The Ovarian Psycos is a cycling club for women of color in East Lost Angeles that’s a lot like Take Back the Night. Its purpose is to build a sense of community between local women, but also to draw attention to the fact that women aren’t safe unless they travel in packs. … [Directed by Kate Trumbull-LaValle and Johanna Sokolowski] the film captures something true and beautiful about the power of grassroots organizing, and the idea that regular people can band together and try to create change.
‘Inside the Chinese Closet’ Highlights the Need for Social Acceptance of LGBTQ People in China and Globally
Often, when we talk about LGBTQ rights, we focus on legal battles – criminalization, marriage equality, adoption, and civil rights – but Sophia Luvara’s new documentary reminds us that social acceptance and cultural attitudes are just as important. ‘Inside the Chinese Closet’ follows Andy and Cherry, a gay man and a lesbian woman who struggle to reconcile their desire to live truthfully with their families’ expectations of them.
In ‘Starless Dreams,’ we learn about the lives of teenage girls inside Iran’s juvenile detention centers, but we also learn how director Mehrdad Oskouei attempts to change hearts and minds in his own country. It’s an attempt that’s packaged for his fellow citizens rather than foreigners and, watching the film as an outsider is a complicated, multilayered experience.
It’s hard to ignore that this is a white woman from a foreign nation who feels it’s her birthright to teach a bunch of brown people how they should behave. … On the flip side, watching a woman lose power on ‘Game of Thrones’ always seems to involve watching her be sexually victimized somehow, which I can’t really get on board with, no matter how awful she is.
Watching ‘The Magicians’ can be a lot like watching a real magician. One who’s not very good and keeps using such obvious distraction techniques that you want to rebel by looking at exactly what you’re not supposed to notice. And what we’re not supposed to notice here is an almost total lack of character development, followed by the thought that sperm is magic.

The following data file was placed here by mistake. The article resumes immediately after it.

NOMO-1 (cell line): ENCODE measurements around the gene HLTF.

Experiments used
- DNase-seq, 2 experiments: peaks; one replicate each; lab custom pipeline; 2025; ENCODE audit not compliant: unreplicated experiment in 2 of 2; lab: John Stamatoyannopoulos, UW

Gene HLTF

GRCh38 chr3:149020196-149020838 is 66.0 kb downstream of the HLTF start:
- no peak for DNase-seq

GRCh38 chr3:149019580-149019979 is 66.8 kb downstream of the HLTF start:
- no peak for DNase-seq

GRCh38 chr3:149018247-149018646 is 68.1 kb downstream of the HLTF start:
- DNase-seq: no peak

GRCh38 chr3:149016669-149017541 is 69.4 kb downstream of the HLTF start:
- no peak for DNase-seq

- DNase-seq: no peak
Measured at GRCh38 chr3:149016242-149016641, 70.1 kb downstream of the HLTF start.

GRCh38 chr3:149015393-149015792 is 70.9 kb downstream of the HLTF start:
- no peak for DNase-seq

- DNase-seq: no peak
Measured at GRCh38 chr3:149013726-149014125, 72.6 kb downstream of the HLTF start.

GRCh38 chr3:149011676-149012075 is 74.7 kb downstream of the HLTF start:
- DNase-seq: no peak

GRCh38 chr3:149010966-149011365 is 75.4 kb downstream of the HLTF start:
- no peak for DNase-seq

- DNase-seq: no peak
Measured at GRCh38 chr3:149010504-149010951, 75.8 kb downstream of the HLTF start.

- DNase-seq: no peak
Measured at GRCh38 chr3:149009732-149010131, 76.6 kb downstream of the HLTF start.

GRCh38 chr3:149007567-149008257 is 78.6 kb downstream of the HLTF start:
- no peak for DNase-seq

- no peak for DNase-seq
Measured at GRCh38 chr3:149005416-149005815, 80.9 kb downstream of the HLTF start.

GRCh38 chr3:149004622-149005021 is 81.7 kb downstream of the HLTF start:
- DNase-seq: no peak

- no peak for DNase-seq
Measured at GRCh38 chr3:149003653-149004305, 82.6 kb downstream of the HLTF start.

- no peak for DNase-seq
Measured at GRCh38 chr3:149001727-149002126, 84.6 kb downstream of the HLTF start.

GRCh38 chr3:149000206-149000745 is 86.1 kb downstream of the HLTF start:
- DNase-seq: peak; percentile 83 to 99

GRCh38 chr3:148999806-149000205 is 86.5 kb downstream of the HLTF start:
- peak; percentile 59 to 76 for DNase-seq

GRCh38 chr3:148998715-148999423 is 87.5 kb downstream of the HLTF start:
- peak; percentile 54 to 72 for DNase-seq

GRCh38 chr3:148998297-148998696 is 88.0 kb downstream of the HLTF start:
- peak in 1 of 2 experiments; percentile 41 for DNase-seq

Written and directed by Diane Bell, ‘Bleeding Heart’ is about class privilege, moral hypocrisy, and the arrogance of preaching nonviolence to people about to be killed. Mostly, though, it’s a chance to watch Zosia Mamet play someone other than Shoshanna and drink in a dark but gorgeous colour palette.
The first season of the British sci-fi show ‘Black Mirror’ frames its stories through an unintentionally narrow and myopic point of view, just like the first season of HBO’s ‘Girls.’ For some reason, though, ‘Black Mirror’s extremely specific point of view is mistaken as being universal, while the extremely specific point of view offered by ‘Girls’ is not.
I don’t remember thinking that the premiere episode of ‘Fuller House’ was very good, and I don’t remember paying attention to anything that happened in the plot. What I do remember is crying because it has been 20 years, and I can almost imagine how strange it feels for all of these people to be in the same room again.
You don’t have to look further than the comments section on any website to see that people with more power routinely try to decide what people with less power have the right to complain about. It’s something that happens in every discussion about inequality, but it’s so rare for that to be the topic itself that I was actually shocked when it was in “Ladies and Gentlemen.”
Clara Oswald finally made her exit from ‘Doctor Who,’ and it was all the things that it could be – aggravating, thought-provoking, overdue, sad, confusing, and amazing.
An unholy mash-up of ‘No Country for Old Men’ and ‘Silence of the Lambs,’ ‘Sicario’ defames the city of Juarez, the FBI, and the CIA without telling us anything we don’t already know.
Like ‘Frances Ha,’ ‘Maggie’s Plan’ resonates with the gen-Y, mumblecore picture of adulthood that says, “We’re all average, imperfect, confused people trying to stay afloat in a world that feels random and chaotic.” Everything Maggie does comes out of a sincerely-felt – if slightly selfish – desire to be authentic and live truthfully while not having anyone get mad at her. It’s emblematic of a generation full of people who are re-discovering and re-inventing How To Be A Person while ignoring all the models that came before. It’s messy and screwed-up and sometimes stupid-looking, but there’s an optimism to it, too. There’s a sense that we can all cut our own paths through the wilderness, even if we mess it up and go the wrong way.